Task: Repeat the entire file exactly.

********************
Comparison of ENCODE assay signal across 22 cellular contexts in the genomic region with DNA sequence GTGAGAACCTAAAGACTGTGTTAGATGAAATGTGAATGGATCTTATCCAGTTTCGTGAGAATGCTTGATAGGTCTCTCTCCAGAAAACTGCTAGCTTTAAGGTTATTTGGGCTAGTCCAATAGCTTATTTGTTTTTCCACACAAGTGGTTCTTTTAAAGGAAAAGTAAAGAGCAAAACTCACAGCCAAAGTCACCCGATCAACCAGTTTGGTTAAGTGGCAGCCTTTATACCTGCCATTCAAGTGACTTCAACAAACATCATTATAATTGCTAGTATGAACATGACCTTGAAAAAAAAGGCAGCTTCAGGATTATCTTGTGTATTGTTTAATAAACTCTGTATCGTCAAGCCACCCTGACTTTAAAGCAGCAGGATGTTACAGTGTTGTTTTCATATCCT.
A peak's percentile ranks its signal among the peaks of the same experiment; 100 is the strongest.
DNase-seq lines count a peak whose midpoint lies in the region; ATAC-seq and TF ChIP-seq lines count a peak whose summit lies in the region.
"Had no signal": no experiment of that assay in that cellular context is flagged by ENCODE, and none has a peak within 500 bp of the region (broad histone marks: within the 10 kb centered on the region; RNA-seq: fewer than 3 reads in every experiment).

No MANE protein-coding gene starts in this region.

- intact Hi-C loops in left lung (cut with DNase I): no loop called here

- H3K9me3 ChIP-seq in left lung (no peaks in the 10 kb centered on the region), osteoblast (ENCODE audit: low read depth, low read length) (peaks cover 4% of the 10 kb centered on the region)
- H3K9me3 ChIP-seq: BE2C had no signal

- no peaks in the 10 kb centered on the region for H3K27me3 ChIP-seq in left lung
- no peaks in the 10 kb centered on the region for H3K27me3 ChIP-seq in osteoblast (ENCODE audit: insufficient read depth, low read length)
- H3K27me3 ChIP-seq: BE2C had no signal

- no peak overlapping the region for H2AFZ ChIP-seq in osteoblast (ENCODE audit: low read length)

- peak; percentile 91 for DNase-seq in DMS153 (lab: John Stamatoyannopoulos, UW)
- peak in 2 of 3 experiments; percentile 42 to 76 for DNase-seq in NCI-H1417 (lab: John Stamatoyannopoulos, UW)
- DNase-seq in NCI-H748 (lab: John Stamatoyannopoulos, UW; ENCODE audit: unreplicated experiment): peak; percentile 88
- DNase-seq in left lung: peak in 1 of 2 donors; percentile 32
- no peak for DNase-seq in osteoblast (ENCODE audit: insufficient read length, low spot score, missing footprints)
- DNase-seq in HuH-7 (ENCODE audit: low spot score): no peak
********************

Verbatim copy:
Comparison of ENCODE assay signal across 22 cellular contexts in the genomic region with DNA sequence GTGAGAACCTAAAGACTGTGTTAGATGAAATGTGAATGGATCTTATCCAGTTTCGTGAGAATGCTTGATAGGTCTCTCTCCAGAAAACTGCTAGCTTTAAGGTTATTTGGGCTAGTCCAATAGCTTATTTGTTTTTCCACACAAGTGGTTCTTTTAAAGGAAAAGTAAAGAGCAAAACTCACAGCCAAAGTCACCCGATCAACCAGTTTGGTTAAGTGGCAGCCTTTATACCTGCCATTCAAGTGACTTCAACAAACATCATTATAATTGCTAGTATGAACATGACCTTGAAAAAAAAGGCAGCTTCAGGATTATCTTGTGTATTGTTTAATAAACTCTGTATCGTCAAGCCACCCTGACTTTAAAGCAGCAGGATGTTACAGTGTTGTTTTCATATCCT.
A peak's percentile ranks its signal among the peaks of the same experiment; 100 is the strongest.
DNase-seq lines count a peak whose midpoint lies in the region; ATAC-seq and TF ChIP-seq lines count a peak whose summit lies in the region.
"Had no signal": no experiment of that assay in that cellular context is flagged by ENCODE, and none has a peak within 500 bp of the region (broad histone marks: within the 10 kb centered on the region; RNA-seq: fewer than 3 reads in every experiment).

No MANE protein-coding gene starts in this region.

- intact Hi-C loops in left lung (cut with DNase I): no loop called here

- H3K9me3 ChIP-seq in left lung (no peaks in the 10 kb centered on the region), osteoblast (ENCODE audit: low read depth, low read length) (peaks cover 4% of the 10 kb centered on the region)
- H3K9me3 ChIP-seq: BE2C had no signal

- no peaks in the 10 kb centered on the region for H3K27me3 ChIP-seq in left lung
- no peaks in the 10 kb centered on the region for H3K27me3 ChIP-seq in osteoblast (ENCODE audit: insufficient read depth, low read length)
- H3K27me3 ChIP-seq: BE2C had no signal

- no peak overlapping the region for H2AFZ ChIP-seq in osteoblast (ENCODE audit: low read length)

- peak; percentile 91 for DNase-seq in DMS153 (lab: John Stamatoyannopoulos, UW)
- peak in 2 of 3 experiments; percentile 42 to 76 for DNase-seq in NCI-H1417 (lab: John Stamatoyannopoulos, UW)
- DNase-seq in NCI-H748 (lab: John Stamatoyannopoulos, UW; ENCODE audit: unreplicated experiment): peak; percentile 88
- DNase-seq in left lung: peak in 1 of 2 donors; percentile 32
- no peak for DNase-seq in osteoblast (ENCODE audit: insufficient read length, low spot score, missing footprints)
- DNase-seq in HuH-7 (ENCODE audit: low spot score): no peak